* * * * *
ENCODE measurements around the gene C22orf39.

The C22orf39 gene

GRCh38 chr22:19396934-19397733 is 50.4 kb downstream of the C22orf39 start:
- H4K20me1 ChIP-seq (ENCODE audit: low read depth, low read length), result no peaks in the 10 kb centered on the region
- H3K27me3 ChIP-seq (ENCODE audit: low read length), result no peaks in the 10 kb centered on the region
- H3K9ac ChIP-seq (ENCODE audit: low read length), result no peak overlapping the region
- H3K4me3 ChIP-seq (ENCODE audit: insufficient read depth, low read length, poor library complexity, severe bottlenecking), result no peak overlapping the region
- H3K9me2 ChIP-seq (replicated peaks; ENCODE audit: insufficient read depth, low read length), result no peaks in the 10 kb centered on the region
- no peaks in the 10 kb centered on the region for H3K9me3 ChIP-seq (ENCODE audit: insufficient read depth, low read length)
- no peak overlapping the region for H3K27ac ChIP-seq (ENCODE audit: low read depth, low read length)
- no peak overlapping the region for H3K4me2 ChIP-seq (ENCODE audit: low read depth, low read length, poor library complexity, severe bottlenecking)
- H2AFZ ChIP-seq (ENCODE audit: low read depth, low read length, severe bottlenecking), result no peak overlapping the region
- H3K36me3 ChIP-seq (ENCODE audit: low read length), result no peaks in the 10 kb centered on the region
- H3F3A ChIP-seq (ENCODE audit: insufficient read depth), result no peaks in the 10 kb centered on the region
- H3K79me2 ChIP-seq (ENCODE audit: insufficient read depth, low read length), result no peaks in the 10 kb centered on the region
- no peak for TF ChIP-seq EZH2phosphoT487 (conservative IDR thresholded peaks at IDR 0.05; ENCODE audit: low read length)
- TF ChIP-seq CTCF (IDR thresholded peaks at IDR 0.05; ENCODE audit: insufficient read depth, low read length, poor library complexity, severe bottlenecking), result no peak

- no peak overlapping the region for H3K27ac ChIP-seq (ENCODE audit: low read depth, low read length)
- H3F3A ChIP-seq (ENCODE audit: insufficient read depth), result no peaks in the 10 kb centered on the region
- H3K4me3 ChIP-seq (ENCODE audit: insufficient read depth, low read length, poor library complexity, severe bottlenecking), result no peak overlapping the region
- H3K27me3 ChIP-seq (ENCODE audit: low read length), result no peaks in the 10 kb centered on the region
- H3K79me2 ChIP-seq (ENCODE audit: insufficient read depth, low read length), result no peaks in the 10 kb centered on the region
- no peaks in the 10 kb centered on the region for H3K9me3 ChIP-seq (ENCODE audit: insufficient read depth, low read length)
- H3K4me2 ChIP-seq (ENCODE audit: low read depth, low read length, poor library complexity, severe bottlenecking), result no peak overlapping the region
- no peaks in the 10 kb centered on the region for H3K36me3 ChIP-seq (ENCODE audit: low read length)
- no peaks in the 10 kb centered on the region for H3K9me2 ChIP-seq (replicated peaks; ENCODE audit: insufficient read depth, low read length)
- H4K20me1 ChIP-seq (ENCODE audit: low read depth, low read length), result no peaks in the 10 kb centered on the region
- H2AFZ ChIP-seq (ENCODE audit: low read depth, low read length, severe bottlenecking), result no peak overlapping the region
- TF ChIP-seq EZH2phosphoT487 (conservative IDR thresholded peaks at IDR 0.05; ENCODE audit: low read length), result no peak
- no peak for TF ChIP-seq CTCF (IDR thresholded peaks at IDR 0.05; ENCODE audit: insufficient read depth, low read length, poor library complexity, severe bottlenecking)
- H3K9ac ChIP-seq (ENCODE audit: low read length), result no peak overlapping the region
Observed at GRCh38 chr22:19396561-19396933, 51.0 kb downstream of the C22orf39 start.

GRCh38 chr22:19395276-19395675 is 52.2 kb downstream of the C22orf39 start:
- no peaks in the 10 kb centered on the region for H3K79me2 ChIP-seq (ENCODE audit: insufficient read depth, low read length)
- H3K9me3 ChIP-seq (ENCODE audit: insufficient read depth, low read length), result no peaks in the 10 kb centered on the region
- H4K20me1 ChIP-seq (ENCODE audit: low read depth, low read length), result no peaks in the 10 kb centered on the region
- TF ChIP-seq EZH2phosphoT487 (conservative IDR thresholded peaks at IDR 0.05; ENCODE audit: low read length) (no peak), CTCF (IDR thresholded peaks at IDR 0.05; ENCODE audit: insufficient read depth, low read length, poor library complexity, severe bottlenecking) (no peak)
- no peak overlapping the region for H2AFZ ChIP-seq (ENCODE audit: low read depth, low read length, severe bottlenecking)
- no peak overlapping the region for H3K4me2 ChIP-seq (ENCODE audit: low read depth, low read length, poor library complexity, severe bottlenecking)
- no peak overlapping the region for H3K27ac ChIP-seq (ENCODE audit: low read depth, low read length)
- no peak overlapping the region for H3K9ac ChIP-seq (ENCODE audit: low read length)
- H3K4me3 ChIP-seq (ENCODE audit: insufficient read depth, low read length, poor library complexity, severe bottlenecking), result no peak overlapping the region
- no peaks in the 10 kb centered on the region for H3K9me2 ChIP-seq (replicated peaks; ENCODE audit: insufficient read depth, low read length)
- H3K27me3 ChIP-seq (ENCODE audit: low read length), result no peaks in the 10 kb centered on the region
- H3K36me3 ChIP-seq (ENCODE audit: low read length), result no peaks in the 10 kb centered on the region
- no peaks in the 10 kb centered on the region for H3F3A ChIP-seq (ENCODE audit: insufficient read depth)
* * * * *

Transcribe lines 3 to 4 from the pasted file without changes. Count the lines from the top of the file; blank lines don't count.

GRCh38 chr22:19396934-19397733 is 50.4 kb downstream of the C22orf39 start:
- H4K20me1 ChIP-seq (ENCODE audit: low read depth, low read length), result no peaks in the 10 kb centered on the region